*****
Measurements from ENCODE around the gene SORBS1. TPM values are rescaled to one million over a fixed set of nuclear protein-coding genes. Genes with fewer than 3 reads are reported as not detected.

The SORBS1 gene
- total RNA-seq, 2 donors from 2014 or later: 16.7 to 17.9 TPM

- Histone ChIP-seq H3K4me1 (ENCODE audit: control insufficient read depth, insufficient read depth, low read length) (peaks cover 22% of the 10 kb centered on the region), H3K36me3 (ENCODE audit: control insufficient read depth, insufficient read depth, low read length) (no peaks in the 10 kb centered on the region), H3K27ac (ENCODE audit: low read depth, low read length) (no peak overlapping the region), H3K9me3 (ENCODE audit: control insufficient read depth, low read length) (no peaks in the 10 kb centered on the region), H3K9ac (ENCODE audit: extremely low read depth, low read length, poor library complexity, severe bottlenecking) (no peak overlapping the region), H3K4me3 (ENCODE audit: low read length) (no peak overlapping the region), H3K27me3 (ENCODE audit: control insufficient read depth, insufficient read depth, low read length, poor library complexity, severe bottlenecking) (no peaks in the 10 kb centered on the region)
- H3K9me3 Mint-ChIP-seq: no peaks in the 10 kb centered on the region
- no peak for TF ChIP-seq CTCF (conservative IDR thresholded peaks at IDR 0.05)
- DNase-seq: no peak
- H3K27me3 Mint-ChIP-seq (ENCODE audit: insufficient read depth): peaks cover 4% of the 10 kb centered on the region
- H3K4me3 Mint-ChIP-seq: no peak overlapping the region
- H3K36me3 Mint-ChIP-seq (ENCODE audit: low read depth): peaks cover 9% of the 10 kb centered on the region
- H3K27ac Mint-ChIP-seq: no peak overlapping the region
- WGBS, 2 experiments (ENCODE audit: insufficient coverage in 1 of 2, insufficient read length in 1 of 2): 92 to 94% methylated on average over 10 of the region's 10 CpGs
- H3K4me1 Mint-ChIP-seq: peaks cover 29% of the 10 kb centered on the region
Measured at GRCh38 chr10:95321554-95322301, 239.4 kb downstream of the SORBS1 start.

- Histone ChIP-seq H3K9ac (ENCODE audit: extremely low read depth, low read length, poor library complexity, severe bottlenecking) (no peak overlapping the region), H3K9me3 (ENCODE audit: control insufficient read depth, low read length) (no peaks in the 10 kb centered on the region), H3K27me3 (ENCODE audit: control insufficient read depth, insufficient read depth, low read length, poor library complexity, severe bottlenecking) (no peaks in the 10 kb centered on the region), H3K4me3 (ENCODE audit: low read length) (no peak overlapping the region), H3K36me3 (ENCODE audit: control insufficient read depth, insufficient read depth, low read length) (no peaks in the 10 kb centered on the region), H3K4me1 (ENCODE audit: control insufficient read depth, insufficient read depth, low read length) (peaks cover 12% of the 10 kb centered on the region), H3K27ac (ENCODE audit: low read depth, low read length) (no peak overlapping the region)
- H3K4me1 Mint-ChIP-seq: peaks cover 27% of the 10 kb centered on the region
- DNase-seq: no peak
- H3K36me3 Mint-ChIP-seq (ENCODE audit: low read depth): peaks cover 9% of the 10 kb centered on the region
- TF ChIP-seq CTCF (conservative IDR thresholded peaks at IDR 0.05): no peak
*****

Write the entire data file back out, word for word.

Measurements from ENCODE around the gene SORBS1. TPM values are rescaled to one million over a fixed set of nuclear protein-coding genes. Genes with fewer than 3 reads are reported as not detected.

The SORBS1 gene
- total RNA-seq, 2 donors from 2014 or later: 16.7 to 17.9 TPM

- Histone ChIP-seq H3K4me1 (ENCODE audit: control insufficient read depth, insufficient read depth, low read length) (peaks cover 22% of the 10 kb centered on the region), H3K36me3 (ENCODE audit: control insufficient read depth, insufficient read depth, low read length) (no peaks in the 10 kb centered on the region), H3K27ac (ENCODE audit: low read depth, low read length) (no peak overlapping the region), H3K9me3 (ENCODE audit: control insufficient read depth, low read length) (no peaks in the 10 kb centered on the region), H3K9ac (ENCODE audit: extremely low read depth, low read length, poor library complexity, severe bottlenecking) (no peak overlapping the region), H3K4me3 (ENCODE audit: low read length) (no peak overlapping the region), H3K27me3 (ENCODE audit: control insufficient read depth, insufficient read depth, low read length, poor library complexity, severe bottlenecking) (no peaks in the 10 kb centered on the region)
- H3K9me3 Mint-ChIP-seq: no peaks in the 10 kb centered on the region
- no peak for TF ChIP-seq CTCF (conservative IDR thresholded peaks at IDR 0.05)
- DNase-seq: no peak
- H3K27me3 Mint-ChIP-seq (ENCODE audit: insufficient read depth): peaks cover 4% of the 10 kb centered on the region
- H3K4me3 Mint-ChIP-seq: no peak overlapping the region
- H3K36me3 Mint-ChIP-seq (ENCODE audit: low read depth): peaks cover 9% of the 10 kb centered on the region
- H3K27ac Mint-ChIP-seq: no peak overlapping the region
- WGBS, 2 experiments (ENCODE audit: insufficient coverage in 1 of 2, insufficient read length in 1 of 2): 92 to 94% methylated on average over 10 of the region's 10 CpGs
- H3K4me1 Mint-ChIP-seq: peaks cover 29% of the 10 kb centered on the region
Measured at GRCh38 chr10:95321554-95322301, 239.4 kb downstream of the SORBS1 start.

- Histone ChIP-seq H3K9ac (ENCODE audit: extremely low read depth, low read length, poor library complexity, severe bottlenecking) (no peak overlapping the region), H3K9me3 (ENCODE audit: control insufficient read depth, low read length) (no peaks in the 10 kb centered on the region), H3K27me3 (ENCODE audit: control insufficient read depth, insufficient read depth, low read length, poor library complexity, severe bottlenecking) (no peaks in the 10 kb centered on the region), H3K4me3 (ENCODE audit: low read length) (no peak overlapping the region), H3K36me3 (ENCODE audit: control insufficient read depth, insufficient read depth, low read length) (no peaks in the 10 kb centered on the region), H3K4me1 (ENCODE audit: control insufficient read depth, insufficient read depth, low read length) (peaks cover 12% of the 10 kb centered on the region), H3K27ac (ENCODE audit: low read depth, low read length) (no peak overlapping the region)
- H3K4me1 Mint-ChIP-seq: peaks cover 27% of the 10 kb centered on the region
- DNase-seq: no peak
- H3K36me3 Mint-ChIP-seq (ENCODE audit: low read depth): peaks cover 9% of the 10 kb centered on the region
- TF ChIP-seq CTCF (conservative IDR thresholded peaks at IDR 0.05): no peak